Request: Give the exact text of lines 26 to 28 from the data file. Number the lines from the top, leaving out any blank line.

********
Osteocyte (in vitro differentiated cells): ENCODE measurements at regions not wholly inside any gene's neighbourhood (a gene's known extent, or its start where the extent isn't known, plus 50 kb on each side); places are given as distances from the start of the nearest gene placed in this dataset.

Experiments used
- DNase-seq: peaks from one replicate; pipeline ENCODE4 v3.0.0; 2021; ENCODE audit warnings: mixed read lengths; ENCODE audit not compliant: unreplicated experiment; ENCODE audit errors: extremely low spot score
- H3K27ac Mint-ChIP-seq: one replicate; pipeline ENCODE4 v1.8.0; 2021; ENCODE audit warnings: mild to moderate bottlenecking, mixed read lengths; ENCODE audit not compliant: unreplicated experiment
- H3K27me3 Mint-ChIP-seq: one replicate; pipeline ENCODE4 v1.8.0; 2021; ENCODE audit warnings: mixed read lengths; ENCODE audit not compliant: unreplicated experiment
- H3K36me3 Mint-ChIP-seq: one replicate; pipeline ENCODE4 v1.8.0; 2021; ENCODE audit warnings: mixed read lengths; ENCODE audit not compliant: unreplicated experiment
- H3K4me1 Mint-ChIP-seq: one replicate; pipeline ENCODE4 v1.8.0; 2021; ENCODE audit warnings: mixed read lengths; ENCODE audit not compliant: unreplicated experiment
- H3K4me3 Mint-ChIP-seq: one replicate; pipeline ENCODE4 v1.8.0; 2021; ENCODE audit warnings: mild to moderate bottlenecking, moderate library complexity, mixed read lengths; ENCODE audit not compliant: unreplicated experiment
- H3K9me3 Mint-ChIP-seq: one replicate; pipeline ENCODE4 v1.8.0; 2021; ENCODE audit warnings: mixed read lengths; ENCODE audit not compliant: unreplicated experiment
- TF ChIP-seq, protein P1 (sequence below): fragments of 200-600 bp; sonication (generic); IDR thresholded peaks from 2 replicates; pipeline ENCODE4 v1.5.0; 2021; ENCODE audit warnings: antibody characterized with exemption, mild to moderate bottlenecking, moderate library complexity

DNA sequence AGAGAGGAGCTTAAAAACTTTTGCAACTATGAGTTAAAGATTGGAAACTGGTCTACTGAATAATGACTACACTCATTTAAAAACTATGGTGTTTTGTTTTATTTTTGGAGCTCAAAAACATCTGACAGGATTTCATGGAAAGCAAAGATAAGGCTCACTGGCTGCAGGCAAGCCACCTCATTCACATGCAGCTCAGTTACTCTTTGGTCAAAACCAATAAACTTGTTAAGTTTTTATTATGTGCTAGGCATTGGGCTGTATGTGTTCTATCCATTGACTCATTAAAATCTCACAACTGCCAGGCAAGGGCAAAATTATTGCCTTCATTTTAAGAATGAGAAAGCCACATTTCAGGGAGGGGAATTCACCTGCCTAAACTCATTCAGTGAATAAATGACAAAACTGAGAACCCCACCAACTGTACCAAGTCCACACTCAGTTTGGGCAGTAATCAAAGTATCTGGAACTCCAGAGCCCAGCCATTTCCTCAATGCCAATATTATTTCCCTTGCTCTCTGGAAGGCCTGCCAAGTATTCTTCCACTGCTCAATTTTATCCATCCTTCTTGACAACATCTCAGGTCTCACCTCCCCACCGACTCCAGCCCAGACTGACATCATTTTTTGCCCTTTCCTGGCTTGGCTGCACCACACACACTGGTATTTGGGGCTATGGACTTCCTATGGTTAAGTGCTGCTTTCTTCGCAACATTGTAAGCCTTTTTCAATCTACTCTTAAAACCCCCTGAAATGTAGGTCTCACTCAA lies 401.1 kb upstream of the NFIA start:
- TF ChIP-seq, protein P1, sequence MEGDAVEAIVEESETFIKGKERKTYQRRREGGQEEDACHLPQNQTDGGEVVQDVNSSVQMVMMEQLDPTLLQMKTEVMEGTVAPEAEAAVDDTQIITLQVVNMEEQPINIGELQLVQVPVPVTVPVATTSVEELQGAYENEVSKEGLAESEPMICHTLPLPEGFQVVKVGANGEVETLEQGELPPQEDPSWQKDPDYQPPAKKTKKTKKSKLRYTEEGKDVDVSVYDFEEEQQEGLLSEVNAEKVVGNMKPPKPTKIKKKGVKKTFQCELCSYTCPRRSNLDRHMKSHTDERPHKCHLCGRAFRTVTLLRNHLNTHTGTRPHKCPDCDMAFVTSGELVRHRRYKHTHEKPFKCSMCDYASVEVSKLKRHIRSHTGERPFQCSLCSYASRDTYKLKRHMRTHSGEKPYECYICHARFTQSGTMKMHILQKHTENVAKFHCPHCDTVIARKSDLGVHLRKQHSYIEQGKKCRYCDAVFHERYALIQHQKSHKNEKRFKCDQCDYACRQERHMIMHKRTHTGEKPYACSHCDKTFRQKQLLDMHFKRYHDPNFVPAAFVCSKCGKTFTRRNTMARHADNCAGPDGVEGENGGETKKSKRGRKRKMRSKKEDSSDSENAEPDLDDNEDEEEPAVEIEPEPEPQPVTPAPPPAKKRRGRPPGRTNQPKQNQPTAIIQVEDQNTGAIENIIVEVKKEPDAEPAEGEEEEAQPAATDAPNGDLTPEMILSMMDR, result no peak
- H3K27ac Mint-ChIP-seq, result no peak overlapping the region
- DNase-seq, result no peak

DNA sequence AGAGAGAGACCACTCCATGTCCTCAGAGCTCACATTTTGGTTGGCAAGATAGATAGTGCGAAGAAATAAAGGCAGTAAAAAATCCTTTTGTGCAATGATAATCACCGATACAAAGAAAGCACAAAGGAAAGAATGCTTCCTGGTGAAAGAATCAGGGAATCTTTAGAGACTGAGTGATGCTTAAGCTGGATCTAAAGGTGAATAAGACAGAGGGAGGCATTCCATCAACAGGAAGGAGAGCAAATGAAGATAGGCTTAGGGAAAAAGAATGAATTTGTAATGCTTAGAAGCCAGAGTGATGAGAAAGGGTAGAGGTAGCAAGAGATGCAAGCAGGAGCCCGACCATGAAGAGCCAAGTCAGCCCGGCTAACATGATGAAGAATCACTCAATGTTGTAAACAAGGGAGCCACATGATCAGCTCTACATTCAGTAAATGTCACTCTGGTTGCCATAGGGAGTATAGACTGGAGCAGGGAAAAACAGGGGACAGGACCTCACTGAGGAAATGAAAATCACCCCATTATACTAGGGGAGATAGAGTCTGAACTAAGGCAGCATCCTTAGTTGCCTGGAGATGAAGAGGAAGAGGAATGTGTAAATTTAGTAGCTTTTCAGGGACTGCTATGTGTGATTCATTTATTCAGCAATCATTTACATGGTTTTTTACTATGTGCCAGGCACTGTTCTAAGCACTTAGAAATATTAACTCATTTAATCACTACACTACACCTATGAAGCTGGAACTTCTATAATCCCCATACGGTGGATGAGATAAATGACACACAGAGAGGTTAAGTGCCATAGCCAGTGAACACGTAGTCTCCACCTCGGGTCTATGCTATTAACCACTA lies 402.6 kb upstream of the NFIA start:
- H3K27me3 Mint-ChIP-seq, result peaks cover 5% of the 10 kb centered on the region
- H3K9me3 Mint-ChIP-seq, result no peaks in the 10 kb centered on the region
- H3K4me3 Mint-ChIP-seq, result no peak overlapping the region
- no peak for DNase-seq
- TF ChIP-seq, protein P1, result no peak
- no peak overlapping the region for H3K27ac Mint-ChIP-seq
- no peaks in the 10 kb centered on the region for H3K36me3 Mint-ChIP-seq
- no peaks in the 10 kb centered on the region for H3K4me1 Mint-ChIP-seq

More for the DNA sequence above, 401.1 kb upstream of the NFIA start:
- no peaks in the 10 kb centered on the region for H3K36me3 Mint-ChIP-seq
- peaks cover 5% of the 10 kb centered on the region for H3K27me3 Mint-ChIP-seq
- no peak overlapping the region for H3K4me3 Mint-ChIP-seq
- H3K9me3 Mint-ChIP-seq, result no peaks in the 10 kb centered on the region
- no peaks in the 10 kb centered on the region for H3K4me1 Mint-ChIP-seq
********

- peaks cover 5% of the 10 kb centered on the region for H3K27me3 Mint-ChIP-seq
- no peak overlapping the region for H3K4me3 Mint-ChIP-seq
- H3K9me3 Mint-ChIP-seq, result no peaks in the 10 kb centered on the region